Thomas Jefferson's North American Colonies

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The idea of increasing the United State's territory had first derived in 1802 when Spain forbade America to access to the port of New Orleans, granting Thomas Jefferson with immediate panic. After assimilating information about the French-Spanish secret agreement over Louisiana, Jefferson became intimidated with fear over American accessibility of accessing the Mississippi River for commerce. Because of Spain's control over the port of New Orleans and banning of U.S. access, American commerce was disturbed throughout the country. Jefferson advocated Robert Livingston, the American Ambassador to France, to negotiate with France over the purchase of the port of New Orleans and the surrounding area for a cost of two to ten million dollars. Fearing loss of a future war with Great Britain and after failing to reconquer it's former colony, Haiti, France sought to sell the land known as Louisiana Territory that had been acquired from Spain in 1800. France secretly attained the area of Louisiana from Spain in 1800 with hopes to use the lands for farming of food, "to act as a counterpoise to the British in Canada, and to check any American expansion that might threaten Spain's North American Colonies" (Out Of Many). Initially, Napoleon had no interest in selling this massive amount of land because he believed it would…show more content…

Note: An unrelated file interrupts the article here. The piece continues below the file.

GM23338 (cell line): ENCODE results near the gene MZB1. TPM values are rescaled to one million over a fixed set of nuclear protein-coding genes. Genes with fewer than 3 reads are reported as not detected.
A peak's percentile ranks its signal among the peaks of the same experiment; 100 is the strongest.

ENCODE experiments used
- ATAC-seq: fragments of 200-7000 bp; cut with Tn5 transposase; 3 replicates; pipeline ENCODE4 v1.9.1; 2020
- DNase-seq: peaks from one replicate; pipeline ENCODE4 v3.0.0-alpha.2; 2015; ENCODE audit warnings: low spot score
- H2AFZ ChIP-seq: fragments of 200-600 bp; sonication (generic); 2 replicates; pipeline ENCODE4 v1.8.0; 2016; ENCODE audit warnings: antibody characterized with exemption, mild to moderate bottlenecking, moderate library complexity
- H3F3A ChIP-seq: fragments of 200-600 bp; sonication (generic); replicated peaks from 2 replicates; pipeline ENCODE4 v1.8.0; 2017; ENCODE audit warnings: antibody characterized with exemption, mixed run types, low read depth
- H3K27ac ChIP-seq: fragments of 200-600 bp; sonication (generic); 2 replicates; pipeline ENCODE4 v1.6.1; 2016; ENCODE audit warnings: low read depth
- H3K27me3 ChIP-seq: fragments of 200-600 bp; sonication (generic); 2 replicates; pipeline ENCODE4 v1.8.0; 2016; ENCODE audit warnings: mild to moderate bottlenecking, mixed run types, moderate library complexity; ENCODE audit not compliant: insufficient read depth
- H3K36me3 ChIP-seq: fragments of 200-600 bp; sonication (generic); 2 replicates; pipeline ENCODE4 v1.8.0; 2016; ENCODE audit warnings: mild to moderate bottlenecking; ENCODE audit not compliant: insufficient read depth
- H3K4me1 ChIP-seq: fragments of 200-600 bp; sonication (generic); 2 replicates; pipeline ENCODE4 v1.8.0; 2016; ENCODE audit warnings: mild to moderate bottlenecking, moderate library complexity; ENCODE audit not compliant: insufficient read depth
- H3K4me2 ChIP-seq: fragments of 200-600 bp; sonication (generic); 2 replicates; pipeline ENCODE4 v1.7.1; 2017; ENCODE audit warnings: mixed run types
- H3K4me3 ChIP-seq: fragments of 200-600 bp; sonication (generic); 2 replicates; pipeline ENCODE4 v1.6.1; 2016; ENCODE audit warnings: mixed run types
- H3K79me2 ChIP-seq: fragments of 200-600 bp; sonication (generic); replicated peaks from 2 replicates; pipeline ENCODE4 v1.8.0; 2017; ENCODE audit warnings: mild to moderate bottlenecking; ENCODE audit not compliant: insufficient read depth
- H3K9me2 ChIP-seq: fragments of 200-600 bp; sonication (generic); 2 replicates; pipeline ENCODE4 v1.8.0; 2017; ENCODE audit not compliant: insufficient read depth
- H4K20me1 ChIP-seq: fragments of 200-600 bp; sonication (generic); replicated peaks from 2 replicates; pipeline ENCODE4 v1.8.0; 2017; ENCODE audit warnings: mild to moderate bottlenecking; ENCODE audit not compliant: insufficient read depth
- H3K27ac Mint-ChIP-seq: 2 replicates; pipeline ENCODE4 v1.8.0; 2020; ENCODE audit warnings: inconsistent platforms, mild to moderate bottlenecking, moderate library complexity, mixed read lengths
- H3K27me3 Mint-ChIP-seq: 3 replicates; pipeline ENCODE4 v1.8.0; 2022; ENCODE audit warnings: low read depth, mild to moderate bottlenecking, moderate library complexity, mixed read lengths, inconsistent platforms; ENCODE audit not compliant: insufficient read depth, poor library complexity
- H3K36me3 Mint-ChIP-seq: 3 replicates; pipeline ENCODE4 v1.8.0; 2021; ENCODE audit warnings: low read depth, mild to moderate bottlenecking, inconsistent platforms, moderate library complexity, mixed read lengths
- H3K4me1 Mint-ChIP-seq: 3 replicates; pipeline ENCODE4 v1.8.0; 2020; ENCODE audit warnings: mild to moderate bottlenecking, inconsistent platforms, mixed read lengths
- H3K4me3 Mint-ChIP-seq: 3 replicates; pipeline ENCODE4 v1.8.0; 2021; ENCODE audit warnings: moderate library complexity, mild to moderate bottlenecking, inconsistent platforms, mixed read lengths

Jefferson's instructions “to find the source of the Missouri to cross the mountain barriers, to reach the Pacific Ocean. Waterfalls, rapids and islands were to be located; weather, animal life, minerals were to be noted, as well as the kinds of furs” were taken into account by Lewis and Clarke as they set out on an expedition of discovery. Jefferson proved through that the Louisiana Purchase was nothing but a benefit for the United States and would most definitely be worth oppose against the
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